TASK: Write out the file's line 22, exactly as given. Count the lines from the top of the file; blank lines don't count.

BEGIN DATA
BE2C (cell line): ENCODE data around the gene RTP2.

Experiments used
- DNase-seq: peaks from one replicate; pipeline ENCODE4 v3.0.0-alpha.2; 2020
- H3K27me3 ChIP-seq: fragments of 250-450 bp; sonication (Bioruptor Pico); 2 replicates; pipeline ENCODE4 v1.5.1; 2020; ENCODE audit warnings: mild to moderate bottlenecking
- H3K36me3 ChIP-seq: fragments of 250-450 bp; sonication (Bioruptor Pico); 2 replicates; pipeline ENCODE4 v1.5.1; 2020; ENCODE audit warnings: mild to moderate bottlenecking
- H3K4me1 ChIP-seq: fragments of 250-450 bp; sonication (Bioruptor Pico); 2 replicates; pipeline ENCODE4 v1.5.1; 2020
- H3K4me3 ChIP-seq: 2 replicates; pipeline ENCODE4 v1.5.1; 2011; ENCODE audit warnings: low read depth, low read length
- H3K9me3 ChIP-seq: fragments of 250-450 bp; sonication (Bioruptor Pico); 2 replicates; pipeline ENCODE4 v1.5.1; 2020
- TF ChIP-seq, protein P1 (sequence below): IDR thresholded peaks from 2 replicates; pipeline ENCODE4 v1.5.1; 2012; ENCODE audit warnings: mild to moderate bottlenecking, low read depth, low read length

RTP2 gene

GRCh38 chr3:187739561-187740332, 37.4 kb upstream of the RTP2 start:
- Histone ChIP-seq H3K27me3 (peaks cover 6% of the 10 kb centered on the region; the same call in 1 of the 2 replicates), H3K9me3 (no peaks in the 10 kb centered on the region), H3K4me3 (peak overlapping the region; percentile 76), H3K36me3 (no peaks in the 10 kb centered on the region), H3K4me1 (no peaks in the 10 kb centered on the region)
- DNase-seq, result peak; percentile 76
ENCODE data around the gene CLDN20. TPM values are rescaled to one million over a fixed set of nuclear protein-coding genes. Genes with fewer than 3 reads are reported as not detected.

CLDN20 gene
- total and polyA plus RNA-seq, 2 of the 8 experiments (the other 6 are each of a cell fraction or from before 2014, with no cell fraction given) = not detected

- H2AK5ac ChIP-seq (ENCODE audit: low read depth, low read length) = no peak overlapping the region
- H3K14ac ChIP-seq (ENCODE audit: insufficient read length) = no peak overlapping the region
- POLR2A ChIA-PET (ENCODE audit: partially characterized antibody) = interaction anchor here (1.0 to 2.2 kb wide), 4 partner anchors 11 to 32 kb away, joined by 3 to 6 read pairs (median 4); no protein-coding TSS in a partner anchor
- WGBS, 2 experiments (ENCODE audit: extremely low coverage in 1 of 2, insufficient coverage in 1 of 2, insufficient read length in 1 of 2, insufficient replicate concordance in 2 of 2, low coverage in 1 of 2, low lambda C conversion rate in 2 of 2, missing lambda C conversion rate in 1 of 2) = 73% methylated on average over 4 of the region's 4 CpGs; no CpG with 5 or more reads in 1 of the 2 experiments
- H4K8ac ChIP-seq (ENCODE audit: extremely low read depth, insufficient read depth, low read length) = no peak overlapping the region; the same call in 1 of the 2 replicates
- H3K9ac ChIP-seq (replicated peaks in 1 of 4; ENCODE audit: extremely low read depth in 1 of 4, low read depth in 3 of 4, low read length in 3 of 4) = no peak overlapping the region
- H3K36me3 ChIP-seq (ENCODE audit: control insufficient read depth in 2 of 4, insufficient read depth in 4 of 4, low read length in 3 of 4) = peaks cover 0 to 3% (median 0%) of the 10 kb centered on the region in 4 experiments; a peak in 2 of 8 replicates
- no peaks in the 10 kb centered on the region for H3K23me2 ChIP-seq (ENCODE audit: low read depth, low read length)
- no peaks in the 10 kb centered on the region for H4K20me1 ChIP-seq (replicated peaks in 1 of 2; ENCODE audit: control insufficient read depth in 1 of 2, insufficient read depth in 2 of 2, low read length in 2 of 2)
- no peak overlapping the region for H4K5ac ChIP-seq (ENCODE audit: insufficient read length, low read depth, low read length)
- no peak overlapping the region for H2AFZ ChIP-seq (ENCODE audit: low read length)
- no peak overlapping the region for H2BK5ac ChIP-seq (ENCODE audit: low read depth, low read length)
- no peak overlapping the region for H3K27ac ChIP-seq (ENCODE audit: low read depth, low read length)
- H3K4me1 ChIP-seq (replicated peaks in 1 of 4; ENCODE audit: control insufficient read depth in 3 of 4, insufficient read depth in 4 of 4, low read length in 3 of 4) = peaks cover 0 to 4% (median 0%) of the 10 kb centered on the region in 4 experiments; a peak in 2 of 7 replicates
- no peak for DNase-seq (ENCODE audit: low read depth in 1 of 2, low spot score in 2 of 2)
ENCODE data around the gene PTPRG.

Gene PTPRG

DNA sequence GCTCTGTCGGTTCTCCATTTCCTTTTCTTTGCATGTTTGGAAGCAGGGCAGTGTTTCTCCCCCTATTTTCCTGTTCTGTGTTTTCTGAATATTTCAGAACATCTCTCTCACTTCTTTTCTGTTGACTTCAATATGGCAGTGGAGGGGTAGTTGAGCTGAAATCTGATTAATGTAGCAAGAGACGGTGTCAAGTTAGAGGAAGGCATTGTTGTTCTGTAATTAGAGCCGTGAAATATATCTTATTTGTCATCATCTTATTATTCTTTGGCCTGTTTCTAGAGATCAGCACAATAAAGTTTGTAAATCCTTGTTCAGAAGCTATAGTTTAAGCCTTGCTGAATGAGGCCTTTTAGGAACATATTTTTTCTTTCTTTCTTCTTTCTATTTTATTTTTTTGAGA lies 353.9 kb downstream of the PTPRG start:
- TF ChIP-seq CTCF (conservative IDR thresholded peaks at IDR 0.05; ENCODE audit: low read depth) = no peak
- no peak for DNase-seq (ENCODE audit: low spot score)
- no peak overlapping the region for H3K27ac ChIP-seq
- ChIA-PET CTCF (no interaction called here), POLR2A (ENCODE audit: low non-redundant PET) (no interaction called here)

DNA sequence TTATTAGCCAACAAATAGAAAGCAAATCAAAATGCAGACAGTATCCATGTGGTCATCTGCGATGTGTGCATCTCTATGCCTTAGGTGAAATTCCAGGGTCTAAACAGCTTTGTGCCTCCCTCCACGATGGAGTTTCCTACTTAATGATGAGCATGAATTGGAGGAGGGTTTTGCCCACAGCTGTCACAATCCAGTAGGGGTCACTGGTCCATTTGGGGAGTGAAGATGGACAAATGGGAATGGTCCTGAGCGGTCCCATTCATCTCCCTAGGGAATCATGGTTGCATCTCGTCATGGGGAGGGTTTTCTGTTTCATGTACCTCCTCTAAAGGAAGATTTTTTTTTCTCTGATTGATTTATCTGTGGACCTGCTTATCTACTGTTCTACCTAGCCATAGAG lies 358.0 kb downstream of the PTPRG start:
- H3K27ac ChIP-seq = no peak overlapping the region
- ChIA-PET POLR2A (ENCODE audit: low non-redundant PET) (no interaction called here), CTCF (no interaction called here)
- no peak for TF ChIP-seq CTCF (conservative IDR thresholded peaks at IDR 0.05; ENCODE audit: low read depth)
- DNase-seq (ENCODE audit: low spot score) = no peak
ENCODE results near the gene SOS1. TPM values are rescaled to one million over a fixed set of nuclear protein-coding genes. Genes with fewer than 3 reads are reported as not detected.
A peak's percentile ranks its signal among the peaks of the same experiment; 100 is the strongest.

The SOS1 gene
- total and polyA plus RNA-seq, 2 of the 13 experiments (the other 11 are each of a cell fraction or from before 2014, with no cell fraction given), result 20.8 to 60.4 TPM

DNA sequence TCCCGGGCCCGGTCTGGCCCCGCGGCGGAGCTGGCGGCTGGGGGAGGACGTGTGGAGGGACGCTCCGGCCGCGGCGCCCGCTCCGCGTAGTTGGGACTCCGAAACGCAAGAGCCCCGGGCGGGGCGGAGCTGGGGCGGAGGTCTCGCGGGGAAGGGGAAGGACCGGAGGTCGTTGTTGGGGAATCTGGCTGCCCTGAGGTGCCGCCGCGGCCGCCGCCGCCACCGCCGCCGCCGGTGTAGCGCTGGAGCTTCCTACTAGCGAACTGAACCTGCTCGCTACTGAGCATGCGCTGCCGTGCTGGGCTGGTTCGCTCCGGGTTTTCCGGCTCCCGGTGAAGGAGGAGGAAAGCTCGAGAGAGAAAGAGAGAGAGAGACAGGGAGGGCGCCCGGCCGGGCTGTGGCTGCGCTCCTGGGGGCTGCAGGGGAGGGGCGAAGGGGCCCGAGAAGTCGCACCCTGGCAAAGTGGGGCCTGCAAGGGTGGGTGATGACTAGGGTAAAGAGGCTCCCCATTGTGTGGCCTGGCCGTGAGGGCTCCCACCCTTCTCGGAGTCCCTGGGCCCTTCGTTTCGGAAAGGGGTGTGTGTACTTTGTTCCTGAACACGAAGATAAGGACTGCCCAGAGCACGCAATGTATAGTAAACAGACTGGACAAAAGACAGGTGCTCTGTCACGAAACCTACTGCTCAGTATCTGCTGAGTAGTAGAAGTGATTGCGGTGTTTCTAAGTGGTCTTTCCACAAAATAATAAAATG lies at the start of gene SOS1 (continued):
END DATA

- H3K9ac ChIP-seq (replicated peaks in 1 of 4; ENCODE audit: extremely low read depth in 1 of 4, low read depth in 3 of 4, low read length in 3 of 4) = no peak overlapping the region